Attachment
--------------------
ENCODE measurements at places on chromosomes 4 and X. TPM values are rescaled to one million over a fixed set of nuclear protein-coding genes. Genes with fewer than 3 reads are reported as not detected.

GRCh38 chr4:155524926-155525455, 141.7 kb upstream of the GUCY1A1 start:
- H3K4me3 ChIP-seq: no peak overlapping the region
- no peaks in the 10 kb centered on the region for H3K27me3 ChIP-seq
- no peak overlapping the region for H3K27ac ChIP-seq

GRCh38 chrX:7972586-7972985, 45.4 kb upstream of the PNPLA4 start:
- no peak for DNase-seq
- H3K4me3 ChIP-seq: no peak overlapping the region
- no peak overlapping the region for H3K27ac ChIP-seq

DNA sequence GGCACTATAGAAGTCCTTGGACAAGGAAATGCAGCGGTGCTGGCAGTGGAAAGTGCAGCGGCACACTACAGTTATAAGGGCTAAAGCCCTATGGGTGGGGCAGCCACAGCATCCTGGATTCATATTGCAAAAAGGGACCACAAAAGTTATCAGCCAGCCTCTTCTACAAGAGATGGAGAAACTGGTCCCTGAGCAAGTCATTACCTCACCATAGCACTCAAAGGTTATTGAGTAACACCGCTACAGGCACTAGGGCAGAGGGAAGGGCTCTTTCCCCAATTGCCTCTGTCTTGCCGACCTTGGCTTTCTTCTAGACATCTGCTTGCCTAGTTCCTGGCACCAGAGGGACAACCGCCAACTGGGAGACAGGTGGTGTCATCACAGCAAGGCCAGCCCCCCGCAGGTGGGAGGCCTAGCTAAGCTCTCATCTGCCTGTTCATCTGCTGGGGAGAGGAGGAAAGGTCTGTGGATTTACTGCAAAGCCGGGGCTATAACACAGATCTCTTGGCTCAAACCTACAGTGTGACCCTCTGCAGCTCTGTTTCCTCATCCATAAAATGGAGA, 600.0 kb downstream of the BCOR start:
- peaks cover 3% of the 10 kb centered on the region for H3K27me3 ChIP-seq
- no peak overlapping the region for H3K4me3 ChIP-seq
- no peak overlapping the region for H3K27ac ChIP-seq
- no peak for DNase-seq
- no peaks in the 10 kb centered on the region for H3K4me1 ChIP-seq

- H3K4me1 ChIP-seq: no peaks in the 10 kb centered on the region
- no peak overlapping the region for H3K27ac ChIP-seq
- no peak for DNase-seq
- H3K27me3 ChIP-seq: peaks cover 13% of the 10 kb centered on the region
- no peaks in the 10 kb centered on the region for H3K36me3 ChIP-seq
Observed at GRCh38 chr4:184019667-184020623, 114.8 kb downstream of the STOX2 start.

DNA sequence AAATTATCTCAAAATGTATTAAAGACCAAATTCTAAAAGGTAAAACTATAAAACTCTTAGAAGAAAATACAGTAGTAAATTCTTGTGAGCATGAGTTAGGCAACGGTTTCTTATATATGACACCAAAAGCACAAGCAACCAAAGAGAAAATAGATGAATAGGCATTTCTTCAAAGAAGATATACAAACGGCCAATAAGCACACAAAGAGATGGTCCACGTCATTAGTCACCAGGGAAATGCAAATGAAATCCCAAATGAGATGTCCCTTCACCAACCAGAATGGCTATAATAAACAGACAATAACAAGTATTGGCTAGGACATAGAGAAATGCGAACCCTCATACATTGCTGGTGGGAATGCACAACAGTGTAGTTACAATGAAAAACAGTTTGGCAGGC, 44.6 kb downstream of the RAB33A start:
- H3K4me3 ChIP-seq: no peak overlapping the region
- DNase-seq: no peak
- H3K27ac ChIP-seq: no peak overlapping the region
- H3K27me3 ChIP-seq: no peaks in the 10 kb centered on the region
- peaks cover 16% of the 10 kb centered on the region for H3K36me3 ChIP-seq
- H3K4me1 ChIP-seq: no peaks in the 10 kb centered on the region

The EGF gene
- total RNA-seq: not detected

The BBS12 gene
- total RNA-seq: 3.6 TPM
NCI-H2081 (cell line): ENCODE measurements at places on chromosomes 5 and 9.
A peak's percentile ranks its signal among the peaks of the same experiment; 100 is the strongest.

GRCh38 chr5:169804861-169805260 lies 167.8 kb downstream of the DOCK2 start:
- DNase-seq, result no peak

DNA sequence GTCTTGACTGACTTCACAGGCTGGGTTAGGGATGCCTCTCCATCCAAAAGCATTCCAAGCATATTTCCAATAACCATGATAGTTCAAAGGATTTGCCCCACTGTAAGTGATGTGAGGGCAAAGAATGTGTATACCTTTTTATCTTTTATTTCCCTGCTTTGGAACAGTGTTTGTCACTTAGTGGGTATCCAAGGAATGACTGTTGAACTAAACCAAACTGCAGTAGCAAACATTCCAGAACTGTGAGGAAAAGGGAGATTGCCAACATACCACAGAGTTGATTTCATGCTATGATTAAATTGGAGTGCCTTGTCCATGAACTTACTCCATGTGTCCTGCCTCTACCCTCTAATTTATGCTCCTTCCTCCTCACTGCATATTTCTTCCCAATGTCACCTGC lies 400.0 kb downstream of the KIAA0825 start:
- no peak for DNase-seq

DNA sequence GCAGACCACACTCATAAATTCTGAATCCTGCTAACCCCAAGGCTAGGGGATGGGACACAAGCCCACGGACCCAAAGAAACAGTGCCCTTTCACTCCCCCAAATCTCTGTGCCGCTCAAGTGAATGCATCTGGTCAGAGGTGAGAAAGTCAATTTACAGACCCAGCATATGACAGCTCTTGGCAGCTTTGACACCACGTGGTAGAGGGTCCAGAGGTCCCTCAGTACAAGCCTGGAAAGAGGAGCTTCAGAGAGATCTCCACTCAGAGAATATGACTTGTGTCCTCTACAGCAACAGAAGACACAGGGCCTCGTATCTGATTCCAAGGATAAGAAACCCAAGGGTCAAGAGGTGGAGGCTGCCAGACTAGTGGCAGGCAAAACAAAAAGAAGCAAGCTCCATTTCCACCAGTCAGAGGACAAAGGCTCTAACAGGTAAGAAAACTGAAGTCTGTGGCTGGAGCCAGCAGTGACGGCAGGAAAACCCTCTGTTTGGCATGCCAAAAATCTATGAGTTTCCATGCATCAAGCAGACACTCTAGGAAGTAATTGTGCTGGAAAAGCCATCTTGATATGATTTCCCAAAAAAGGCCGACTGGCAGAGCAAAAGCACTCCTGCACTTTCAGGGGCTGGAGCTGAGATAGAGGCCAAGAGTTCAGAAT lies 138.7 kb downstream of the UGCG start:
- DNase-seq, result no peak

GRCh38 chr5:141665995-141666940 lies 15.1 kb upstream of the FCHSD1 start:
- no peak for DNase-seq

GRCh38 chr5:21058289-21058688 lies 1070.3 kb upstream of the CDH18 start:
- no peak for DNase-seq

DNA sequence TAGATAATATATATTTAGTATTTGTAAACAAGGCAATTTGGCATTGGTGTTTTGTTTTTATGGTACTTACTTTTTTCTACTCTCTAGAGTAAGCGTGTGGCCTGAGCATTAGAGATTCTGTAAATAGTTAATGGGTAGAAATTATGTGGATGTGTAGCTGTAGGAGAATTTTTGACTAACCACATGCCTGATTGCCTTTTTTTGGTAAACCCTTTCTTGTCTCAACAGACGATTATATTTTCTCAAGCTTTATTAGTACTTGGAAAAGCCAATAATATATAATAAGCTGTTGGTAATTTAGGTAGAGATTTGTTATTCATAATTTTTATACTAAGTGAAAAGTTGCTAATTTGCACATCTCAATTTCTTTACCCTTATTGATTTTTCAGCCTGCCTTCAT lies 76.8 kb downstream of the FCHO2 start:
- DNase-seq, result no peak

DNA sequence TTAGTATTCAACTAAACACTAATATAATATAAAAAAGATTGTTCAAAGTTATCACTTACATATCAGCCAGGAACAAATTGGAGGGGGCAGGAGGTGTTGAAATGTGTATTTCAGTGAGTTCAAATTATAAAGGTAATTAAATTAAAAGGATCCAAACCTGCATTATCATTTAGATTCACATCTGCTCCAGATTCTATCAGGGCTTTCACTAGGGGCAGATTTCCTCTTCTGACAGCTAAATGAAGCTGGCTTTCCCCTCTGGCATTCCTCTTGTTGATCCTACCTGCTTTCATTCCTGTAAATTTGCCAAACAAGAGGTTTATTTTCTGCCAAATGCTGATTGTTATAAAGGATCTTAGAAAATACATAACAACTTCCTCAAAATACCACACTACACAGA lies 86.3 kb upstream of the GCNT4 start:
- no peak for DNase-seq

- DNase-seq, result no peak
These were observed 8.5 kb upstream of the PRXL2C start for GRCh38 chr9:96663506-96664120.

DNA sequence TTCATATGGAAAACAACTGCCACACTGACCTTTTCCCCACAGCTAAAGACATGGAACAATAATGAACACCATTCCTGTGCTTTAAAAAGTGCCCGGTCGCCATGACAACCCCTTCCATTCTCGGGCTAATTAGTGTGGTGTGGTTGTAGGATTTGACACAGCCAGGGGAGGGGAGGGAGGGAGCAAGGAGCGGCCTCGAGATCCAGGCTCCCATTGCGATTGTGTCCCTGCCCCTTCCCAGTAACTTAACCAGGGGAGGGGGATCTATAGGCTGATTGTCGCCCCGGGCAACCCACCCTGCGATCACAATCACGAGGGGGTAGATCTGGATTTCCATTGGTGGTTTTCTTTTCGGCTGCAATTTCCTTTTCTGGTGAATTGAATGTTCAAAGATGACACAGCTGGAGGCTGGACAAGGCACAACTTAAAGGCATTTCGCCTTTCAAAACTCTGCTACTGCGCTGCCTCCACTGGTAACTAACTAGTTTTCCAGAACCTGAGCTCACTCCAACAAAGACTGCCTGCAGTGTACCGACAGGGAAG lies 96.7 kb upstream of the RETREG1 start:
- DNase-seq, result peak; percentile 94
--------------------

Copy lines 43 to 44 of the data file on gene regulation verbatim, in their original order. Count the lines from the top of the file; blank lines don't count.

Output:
GRCh38 chr5:21058289-21058688 lies 1070.3 kb upstream of the CDH18 start:
- no peak for DNase-seq